I never know what to do with my hands. That’s the tell-tale sign that you can’t master your body language. I’m always fidgeting with them, maybe I’ll hold something with my hand and start picking on it. I’m working on quitting on this habit and keeping my hands steady rather than nervous and fidgety. One thing I noticed is that when I’m in conversation, keeping my hands out and palms open makes me look more genuine and authentic. I also noticed when my receptionist crossed her arms she came across as very combative and negative. Crossing your arms might be a default position for you but I would recommend quitting this habit. Every single person I’ve ever met who regularly crosses their arms in conversation comes across as negative. I would recommend an open stance with hands out and shoulders relaxed. Or if you’d like to come off as conservative, with hands held behind your back.

4. Posture

I have the worst posture, so probably should take this advice myself. I know it can be so hard especially when you’re sitting at a desk all day at work and looking at a computer but sitting up straight will strengthen your back and help you maintain good posture while standing and walking. There are even exercises to help with posture. It seems like such an unimportant aspect of body language but slumping can give the impression that you aren’t confident. I would say slumping while walking or standing is the worst offender for showing you have no gain of confidence.

5. Tone of voice

So before you even opened your mouth, the person you’re talking to has already made assumptions about you based on your body language. But what about when you’re trying to cold call over the phone? Tone of voice is the body language of phone introductions. <break>. I was having a conversation with a client over the phone. Things were getting really heated. I needed her to fix some of the paperwork she’s provided and she just wasn’t understanding why. She started yelling and eventually I started yelling. I think I said something in a tone that came across as condescending. I said, “Have I made myself clear?” Like I was talking to a child. She corrected me and said firmly, “please don’t talk to me that way.” I paused for a second and realized that my tone of voice was getting away from me. I was letting my frustrations show and it was being misconstrued as disrespect and rudeness. I let my voice soften and explained that I didn’t mean to be rude but I was feeling frustrated. The client and I were able to compromise and work on building respect as soon as I became aware of how my tone of voice was affecting the conversation. It wasn’t what I was saying but I how I said it.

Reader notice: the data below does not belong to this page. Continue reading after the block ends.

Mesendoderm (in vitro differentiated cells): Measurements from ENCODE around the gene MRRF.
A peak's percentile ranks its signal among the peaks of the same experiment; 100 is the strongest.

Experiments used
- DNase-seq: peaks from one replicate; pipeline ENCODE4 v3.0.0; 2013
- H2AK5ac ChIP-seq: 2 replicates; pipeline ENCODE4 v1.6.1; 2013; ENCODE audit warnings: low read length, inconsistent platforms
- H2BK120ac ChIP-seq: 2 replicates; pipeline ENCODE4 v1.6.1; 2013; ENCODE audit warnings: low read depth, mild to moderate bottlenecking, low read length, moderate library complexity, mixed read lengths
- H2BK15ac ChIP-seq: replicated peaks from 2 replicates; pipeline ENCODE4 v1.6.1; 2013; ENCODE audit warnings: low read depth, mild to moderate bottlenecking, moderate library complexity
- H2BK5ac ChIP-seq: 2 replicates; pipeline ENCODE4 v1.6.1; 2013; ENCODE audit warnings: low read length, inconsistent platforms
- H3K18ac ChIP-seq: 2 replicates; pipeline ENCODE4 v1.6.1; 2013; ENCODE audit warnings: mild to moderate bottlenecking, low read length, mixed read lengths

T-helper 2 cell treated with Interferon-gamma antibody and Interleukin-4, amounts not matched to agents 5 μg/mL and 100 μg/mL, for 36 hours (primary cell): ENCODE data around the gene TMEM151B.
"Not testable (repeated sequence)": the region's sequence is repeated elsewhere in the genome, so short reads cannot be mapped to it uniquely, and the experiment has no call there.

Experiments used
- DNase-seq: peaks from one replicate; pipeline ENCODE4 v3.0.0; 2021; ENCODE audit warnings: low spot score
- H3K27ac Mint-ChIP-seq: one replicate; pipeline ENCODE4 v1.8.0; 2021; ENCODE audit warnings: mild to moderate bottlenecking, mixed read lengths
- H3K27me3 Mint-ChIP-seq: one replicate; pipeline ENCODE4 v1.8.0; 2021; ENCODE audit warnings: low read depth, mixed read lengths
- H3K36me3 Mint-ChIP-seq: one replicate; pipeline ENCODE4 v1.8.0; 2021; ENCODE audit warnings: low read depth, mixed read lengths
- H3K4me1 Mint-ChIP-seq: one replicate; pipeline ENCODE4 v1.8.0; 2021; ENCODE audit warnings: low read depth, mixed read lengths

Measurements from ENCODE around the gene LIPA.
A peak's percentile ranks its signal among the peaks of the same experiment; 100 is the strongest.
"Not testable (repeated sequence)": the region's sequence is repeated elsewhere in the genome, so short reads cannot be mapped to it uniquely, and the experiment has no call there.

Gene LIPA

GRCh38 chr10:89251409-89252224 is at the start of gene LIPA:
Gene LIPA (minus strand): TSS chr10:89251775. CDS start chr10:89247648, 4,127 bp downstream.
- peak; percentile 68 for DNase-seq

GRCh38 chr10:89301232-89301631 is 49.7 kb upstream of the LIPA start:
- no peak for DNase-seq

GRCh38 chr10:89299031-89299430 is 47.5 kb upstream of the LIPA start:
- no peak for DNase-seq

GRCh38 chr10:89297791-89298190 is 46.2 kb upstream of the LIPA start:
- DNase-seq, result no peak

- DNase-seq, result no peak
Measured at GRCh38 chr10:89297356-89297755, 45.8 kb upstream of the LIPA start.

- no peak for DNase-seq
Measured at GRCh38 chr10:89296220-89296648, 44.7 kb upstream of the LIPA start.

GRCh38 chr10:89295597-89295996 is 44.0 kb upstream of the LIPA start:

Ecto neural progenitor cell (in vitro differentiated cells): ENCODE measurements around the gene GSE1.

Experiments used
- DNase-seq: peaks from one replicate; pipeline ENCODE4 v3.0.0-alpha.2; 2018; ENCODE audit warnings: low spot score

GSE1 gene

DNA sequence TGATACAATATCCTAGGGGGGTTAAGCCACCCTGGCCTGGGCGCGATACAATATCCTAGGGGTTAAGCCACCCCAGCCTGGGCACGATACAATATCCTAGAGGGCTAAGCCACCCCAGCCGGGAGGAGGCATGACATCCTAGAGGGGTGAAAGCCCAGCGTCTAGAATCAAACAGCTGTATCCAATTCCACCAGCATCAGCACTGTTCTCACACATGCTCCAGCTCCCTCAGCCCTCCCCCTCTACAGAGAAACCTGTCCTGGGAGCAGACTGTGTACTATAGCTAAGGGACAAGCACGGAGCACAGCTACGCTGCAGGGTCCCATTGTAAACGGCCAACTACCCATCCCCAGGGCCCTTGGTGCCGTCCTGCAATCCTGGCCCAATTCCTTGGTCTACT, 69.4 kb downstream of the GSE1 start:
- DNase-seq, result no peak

Now let’s do an exercise. Close your eyes. I want you to envision meeting someone new. The person you’re meeting is walking towards you with their eyes looking past you and their shoulders hunched over. Their hands are in their pockets and as they reach out to greet you they are looking down, with a plain demeanor and mumbling they say, “My name is _____”

The person I just described sounds like the epitome of low confidence and is not someone I would consider magnetic or interesting.

Now let’s think of that same person and you are about to meet them for the first time. They are smiling and walking straight with eyes focused on you. As soon as they are within earshot they say loudly and clearly “my name is _____, nice to meet you.”

Now let’s take a moment to reflect, which person are you? They say first impressions are made within the first 30 seconds of meeting someone. Make the best impression without even saying a word with your body language, that is how you master your body language.

Gain confidence with these easy steps and you’ll notice the difference!

Check out my other posts!
Be Charismatic By Mastering Small Talk

How To Be Charismatic & How To Be More Likable

Why Integrity Matters